Photography by Donna Carpenter, Vera Yanez,
Barbara Krawczyk and Diane Savioli-Chase
November 2-29, 2017
Reception: Monday November 6, 5-7 PM
Vera Yañez: Residents of the Galapagos
I have always loved taking photos, documenting my life and that of the people around me. I’ve done a lot of travel photography and participated in photo treks in Morocco, Viet Nam and elsewhere, which helped me develop my skills.
After retiring from a career in programming I got serious about nature photography. I started to visit locations that have continuously been on my bucket list. The diversity of nature, its startling variety of species and landscapes is mind-boggling. As our planet becomes less hospitable to all life forms, I want to see as much of the natural world as I can.
Last year I visited the Galapagos and saw unparalleled wildlife, unique to those remote islands. In this exhibit, I sought to show the complexity of the many fascinating birds and reptiles of the Galapagos, each fascinating in its own way.
Donna Carpenter: Ancient Homeland
Ancient Homeland consists of photographic images captured during repeated journeys that I have made to the Lowlands, Highlands, and Islands of Scotland. These gritty, mysterious, black and white landscapes are thresholds to another world, a world that to me feels different in most every way from day to day life in the United States.
I first set foot on Scottish soil in the winter of 2013, when I made a quick overnight return journey from London to Glasgow. That journey, taken on a whim, turned out to be life changing. I felt an inexplicably deep familiarity and ease in Glasgow which led me to wonder about my Scottish heritage, of which I knew next to nothing. Over the course of the past two years I have spent nine months there, exploring the land and her history, often traveling on foot and capturing thousands of photographs in the process. It is from these thousands of photos that I have culled the images in this exhibition.
This program is supported in part by a grant from the Northampton Arts Council, a local agency which is supported by the Massachusetts Cultural Council. I am grateful for their support.
Barbara Krawczyk and Diane Savioli-Chase: Cuba: An Intimate Portrait
Barbara Krawczyk and Diane Savioli-Chase’s major hobbies are photography and travel. This exhibit exemplifies their passion for depicting a culture through its people via environmental portraiture, rather than through expansive vistas. Both were so enamored by Cuba’s color, art, dance, music and street life and its people’s vitality, spirit, ingenuity and friendliness that they made two trips to visit different regions of the country.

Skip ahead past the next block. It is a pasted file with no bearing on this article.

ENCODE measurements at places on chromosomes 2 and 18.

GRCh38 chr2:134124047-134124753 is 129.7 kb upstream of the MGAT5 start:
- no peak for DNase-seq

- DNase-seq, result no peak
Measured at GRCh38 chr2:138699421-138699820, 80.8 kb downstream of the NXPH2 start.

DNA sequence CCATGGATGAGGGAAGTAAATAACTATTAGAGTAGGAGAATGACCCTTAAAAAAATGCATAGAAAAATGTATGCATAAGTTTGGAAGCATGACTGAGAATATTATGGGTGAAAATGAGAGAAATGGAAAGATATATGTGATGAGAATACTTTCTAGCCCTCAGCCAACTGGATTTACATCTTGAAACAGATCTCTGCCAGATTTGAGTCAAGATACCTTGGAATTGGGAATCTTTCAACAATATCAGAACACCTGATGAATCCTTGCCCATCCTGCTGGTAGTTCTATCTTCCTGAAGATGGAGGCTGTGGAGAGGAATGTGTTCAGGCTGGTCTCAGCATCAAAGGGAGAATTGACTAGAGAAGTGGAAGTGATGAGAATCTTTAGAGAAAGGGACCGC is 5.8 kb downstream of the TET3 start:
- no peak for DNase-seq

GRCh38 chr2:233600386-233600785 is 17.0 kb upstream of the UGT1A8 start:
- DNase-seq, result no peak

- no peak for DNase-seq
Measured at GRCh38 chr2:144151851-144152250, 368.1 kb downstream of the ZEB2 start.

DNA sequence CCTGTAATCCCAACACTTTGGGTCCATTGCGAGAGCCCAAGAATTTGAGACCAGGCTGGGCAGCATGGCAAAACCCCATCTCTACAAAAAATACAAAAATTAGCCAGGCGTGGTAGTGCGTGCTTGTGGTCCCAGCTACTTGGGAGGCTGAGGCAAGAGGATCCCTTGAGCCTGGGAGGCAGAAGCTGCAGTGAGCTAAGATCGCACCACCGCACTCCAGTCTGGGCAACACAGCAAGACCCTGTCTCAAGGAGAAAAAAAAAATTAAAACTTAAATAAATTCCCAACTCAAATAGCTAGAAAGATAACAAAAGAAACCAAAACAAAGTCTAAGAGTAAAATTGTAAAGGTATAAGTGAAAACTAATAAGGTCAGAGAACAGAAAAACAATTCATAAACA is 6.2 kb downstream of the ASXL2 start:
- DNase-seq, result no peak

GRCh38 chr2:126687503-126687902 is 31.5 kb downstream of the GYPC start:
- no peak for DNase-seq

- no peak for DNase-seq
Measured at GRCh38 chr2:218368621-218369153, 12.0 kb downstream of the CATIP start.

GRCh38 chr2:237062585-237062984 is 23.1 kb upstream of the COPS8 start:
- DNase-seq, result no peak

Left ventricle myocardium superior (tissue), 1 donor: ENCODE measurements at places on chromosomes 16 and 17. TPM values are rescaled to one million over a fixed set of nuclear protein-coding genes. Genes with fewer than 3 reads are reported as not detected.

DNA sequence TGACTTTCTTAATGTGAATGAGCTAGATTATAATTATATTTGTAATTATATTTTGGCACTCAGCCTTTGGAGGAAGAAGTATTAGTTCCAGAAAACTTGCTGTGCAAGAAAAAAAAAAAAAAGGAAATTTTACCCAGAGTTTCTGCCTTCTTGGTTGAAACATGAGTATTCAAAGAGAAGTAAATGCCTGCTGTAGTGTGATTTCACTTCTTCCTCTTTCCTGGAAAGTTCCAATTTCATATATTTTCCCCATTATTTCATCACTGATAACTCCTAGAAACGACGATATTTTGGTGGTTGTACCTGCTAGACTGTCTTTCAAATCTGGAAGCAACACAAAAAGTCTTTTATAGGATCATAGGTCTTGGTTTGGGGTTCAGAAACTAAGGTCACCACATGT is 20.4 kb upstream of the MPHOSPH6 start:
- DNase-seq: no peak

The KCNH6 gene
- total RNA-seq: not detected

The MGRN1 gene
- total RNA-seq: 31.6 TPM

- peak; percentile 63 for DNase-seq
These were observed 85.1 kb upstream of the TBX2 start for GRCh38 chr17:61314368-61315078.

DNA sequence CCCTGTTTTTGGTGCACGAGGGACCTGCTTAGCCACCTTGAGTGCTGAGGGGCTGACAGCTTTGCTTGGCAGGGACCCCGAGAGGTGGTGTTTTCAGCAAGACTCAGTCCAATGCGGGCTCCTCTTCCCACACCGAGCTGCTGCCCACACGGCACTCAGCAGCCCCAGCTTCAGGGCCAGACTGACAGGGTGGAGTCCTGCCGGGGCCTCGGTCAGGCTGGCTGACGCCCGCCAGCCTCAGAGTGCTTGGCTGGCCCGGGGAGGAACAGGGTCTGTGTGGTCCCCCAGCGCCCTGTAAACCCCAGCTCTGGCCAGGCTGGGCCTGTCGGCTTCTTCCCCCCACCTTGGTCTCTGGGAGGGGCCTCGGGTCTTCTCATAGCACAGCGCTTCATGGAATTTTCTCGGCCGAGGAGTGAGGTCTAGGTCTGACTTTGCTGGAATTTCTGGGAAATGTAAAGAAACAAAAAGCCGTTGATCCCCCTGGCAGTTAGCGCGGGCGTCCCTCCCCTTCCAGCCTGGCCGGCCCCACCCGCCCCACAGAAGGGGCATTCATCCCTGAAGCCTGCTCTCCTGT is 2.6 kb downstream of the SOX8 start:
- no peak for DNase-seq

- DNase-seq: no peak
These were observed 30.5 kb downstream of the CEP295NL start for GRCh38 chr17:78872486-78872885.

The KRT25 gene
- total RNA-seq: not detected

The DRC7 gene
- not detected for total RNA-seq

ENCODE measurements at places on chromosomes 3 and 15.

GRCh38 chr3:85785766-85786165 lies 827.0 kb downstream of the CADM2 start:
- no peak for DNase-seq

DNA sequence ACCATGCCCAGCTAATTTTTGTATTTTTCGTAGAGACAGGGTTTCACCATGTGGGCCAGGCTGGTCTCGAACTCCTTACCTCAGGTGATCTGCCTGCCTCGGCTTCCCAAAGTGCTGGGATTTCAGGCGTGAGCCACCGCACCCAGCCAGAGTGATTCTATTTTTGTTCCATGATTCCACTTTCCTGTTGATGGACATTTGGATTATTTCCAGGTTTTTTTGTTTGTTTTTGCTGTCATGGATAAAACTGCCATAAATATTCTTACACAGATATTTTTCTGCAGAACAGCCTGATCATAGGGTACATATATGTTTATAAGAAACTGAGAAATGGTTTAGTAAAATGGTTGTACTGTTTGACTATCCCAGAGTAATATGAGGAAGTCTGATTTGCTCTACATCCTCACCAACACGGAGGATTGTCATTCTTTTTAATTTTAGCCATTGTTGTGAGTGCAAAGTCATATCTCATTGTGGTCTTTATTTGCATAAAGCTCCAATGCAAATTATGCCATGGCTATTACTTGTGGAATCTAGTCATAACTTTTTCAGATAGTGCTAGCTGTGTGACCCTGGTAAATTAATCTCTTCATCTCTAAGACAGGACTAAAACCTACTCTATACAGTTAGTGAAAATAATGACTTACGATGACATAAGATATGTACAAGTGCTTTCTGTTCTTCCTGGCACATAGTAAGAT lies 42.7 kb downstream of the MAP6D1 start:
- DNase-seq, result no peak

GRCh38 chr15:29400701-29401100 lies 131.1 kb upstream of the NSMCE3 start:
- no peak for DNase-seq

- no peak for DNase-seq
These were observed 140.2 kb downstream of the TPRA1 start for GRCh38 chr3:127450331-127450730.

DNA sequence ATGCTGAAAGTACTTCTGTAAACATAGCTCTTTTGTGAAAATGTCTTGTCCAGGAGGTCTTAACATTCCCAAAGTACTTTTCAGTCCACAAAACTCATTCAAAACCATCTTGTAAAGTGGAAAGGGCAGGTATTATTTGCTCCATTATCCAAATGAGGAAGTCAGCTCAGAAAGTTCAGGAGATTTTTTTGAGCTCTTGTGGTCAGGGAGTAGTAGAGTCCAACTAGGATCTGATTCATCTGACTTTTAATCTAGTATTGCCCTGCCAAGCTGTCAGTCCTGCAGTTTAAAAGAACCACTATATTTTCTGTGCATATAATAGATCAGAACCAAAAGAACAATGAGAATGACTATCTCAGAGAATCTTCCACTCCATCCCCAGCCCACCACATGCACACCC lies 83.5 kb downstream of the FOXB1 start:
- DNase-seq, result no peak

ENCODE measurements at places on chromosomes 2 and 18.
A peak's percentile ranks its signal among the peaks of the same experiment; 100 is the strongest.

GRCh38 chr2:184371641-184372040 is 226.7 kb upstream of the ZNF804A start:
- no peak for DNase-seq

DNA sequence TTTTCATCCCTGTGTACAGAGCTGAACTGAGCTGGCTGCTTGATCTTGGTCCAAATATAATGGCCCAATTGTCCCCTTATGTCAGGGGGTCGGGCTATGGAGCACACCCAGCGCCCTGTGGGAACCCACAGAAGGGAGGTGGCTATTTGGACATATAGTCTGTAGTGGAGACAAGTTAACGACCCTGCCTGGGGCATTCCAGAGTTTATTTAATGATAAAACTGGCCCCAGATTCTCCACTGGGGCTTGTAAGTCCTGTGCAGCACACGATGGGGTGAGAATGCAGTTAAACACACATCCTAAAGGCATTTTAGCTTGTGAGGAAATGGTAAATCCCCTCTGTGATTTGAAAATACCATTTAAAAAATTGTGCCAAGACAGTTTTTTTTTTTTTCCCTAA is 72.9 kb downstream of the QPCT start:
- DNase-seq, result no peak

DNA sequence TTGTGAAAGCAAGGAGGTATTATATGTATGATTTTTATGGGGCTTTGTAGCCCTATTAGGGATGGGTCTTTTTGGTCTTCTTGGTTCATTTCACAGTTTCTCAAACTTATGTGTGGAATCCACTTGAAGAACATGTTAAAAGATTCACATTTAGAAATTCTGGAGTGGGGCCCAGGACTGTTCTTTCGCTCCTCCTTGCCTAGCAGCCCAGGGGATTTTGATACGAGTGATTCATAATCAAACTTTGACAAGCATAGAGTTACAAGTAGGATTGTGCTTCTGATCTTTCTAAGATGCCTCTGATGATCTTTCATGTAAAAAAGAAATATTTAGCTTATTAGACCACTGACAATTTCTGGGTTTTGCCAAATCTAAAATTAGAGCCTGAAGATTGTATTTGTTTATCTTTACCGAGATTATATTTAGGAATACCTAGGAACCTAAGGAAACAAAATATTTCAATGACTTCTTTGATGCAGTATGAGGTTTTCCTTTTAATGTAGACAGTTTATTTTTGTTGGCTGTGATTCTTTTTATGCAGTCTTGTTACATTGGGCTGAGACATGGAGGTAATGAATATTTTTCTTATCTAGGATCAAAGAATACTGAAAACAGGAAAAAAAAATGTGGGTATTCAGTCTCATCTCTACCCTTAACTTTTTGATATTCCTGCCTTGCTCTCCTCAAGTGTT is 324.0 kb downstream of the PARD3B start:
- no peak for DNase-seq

Barbara is currently president of the Westfield Camera Club and is active in the Springfield Photographic Society. She is a member of the Photographic Society of America and has won numerous photography awards, locally and internationally. Her work has appeared in calendars, web sites, print marketing, newspapers and magazines. She has exhibited in various galleries and presents photographic software technique demonstrations and travelogues to camera clubs and serves as a judge for photographic competitions.
Diane has been a serious travel documentarian since 1976. In 1981 she began a project photographing New England textile mills that culminated in exhibits at the Springfield Museums and the Holyoke Textile Museum. She has had solo exhibits in local libraries as well as in group shows at the Valley Photo Center and the Robert Floyd Gallery, and is an award winner at both. Her current project is documenting street life in the Park Street neighborhood of Hartford. Her camera of choice is the LGg5 cell phone.
Paper Collage Paintings by Keila Ploof
Nature Photographs by Bill Orr
December 2-29, 2017
Bill Orr: Artist Statement
Since the dawn of the art nearly 200 years ago, photographers have created countless images using the technology to express their impressions of the beauty of nature. As an avid amateur for many years I have added my share of photos to this trove.
I began to seriously pursue photography as an art upon retiring from a career on the technical side of imaging. The mystery of the natural world is a constant source of delight. I attempt to convey this fascination through my images – sometimes graphic, sometimes impressionistic or even abstract. The joy of seeing and working to translate these mental images to physical media is endlessly inspiring.
Keila Marie Ploof is a self-taught artist, learning independently from great artists who share their knowledge. Henry Rankin Poore and Juliette Aristides are among her favorite teachers; she devours their books. Several of her works have earned awards and placements in museums and galleries.
Keila has always been drawn to paper, collecting and saving pieces that spoke to her since childhood. It wasn’t until recently that her love of painting and paper collided. The paper is applied almost all by brush, just like painting. Each piece is either cut or ripped to create the “brush stroke” before it even hits the canvas. Most of her paper creations begin with very old paper. The books she uses are damaged beyond use and feels honored to give them a second life. Texture, color, and light come together and blend with her love of nature, creating a very unique art form.
The art is quite varied; people, landscapes, abandon castles, other buildings/churches, and other subjects have been created. A play on books is the subject for her last two works. An avid gardener, Keila enjoys landscape art almost as much as working with the human form. Keila is passionate about recycling and doing what she can to take control of what we discard-to inspire people to take a second look at paper. Most of Keila’s work holds deeper meanings as well as some hidden pictures.
Monday 9-9 ; Tuesday 1-5 ; Wednesday 9-9 ; Thursday 1-5 ; Friday & Saturday 9-5 ; closed Sundays and holidays.